[58] Annual R&D Day Presentation, Moderna (Sep. 17, 2020), https://tinyurl.com/aw3m2mve

[59] Moderna and Lonza Announce Worldwide Strategic Collaboration to Manufacture Moderna’s Vaccine (mRNA-1273) Against Novel Coronavirus, Moderna Press Release (May 1, 2020), https://tinyurl.com/2jttdbnh (Partnership announced May 1)

[60] Id.

[61] See also “The project will entail pre-clinical and Phase 2 and Phase 3 clinical studies sufficient to demonstrate the safety and efficacy of the proposed vaccine(s); CMC development, scale-up, scale-out and validation of manufacturing capacities, including bulk drug substance and fill and finished drug product, with a capacity of 100 million doses by 2021 and all program management and regulatory activities necessary to achieve FDA licensure of the vaccine.” Moderna-BARDA Contract, pg. 4.

[62] Moderna-BARDA Contract, pg. 12

[63] Moderna-BARDA Contract, pg. 29

[64] See Andres and Bancel quotes from notes 56 and 57.

[65] Moderna BARDA Award Meeting Edited Transcript, pg. 6.

[66] Moderna-BARDA Contract, pg. 13 (“Process Development for Late Stage Clinical Supply”)

[67] For simplicity, we assume perfect efficiency in the production process. The real requirements are likely higher. We also do not know the amount of mRNA-1273 NIH and Moderna used for preclinical work, quality control, and stability studies.

[68] Excluding participants who received placebo (Phase 2 and Phase 3).

[69] A course of mRNA-1273 requires two doses.

[70] These are estimates for initial trial design. The results were announced May 18—after the BARDA grant—and the Phase 1 study was later amended. Moderna Announces Positive Interim Phase 1 Data for its mRNA Vaccine (mRNA-1273) Against Novel Coronavirus (May 18 2020), https://investors.modernatx.com/news-releases/news-release-details/moderna-announces-positive-interim-phase-1-data-its-mrna-vaccine; Lisa Jackson et al., An mRNA Vaccine against SARS-CoV-2 — Preliminary Report, 383 NEJM (2020), https://www.nejm.org/doi/full/10.1056/nejmoa2022483 (“On the basis of the results obtained in patients at these dose levels, additional groups were added to the protocol”).

[71] Laurence Chau et al., A preliminary report of a randomized controlled phase 2 trial of the safety and immunogenicity of mRNA-1273 SARS-CoV-2 vaccine, 39 Vaccine 20 (2021), https://www.ncbi.nlm.nih.gov/pmc/articles/PMC7871769/

[72] Lindsey Baden et al., Efficacy and Safety of the mRNA-1273 SARS-CoV-2 Vaccine, 384 NEJM (2021),  https://www.nejm.org/doi/full/10.1056/nejmoa2035389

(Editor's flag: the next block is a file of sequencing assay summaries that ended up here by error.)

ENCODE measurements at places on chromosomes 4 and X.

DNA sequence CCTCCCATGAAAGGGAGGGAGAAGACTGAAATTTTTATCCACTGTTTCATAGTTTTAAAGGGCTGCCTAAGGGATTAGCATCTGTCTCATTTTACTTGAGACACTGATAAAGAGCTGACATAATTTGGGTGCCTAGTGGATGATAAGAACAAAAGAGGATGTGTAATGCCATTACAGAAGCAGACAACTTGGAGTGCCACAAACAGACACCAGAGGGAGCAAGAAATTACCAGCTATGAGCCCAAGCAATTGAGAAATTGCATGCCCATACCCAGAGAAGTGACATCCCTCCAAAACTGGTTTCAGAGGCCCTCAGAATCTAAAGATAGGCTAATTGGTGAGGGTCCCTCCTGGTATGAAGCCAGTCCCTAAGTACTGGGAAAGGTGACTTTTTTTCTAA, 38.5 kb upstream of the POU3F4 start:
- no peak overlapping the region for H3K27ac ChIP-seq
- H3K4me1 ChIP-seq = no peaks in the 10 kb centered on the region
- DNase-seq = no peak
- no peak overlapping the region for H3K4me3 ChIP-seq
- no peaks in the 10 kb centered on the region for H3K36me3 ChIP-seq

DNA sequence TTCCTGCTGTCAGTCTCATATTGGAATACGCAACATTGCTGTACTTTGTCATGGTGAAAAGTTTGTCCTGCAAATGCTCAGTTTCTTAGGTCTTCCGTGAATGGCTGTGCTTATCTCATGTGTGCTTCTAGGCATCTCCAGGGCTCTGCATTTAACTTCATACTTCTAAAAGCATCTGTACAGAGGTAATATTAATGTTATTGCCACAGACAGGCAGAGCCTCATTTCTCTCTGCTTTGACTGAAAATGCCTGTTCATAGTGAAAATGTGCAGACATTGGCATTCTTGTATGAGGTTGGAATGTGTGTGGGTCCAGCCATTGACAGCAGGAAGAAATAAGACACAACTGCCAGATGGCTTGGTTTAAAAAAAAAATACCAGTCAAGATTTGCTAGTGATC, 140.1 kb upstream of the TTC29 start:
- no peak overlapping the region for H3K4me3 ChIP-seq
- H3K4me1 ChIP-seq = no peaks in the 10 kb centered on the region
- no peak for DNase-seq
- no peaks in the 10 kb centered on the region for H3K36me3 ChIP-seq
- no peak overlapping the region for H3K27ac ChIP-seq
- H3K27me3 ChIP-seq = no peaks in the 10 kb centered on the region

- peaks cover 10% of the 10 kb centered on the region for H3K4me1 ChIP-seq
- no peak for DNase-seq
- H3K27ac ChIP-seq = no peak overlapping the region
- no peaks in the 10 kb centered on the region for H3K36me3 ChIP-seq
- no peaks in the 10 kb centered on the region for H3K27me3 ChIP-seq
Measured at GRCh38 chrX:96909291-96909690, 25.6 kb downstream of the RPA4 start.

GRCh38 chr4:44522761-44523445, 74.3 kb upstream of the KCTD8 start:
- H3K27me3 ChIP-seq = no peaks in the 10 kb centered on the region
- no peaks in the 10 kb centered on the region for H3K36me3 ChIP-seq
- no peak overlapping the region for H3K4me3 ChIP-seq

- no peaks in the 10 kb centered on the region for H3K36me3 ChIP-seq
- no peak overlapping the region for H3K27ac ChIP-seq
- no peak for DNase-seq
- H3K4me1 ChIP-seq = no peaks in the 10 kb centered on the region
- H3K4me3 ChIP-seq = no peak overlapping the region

[73] Global Commission for Post-Pandemic Policy, Covid-19 Vaccine Production to June 30th, https://globalcommissionforpostpandemicpolicy.org/covid-19-vaccine-production-to-june-30th-2021/

[74] While Moderna did raise and invest its own money in building additional capacity, some of the earliest work was likely funded by BARDA, since it helped enable the second node of domestic supply at Lonza. Moderna, Prospectus, https://investors.modernatx.com/node/9031/html (May 18, 2020); Moderna-BARDA Contract, Amendment No. 1 (May 24, 2020), pg.3, https://investors.modernatx.com/node/10211/html

[75] Moderna Quarterly Report to US Securities and Exchange Commission, Moderna (Sep. 30, 2020),  https://investors.modernatx.com/node/10211/html

[76] Rick Mullin, “Pfizer, Moderna ready vaccine manufacturing networks”, C&EN (Nov. 25, 2020), https://cen.acs.org/business/outsourcing/Pfizer-Moderna-ready-vaccine-manufacturing/98/i46

[77] Q1 2020 Moderna Inc Earnings Call Edited Transcript, Thomson Reuters StreetEvents (May 7, 2020): pg. 5,   https://investors.modernatx.com/static-files/58002d52-da4d-4c9d-a884-be700224a15c

[78] The unredacted contract does not define these terms.

[79] Analytical Procedures and Methods Validation for Drugs and Biologics, FDA (Jul. 2015), https://www.fda.gov/media/87801/download

[80] A WHO guide to GMP requirements, pg. 104, https://tinyurl.com/jbzj2bur

[81] 21 CFR §211.188 Batch production and control records.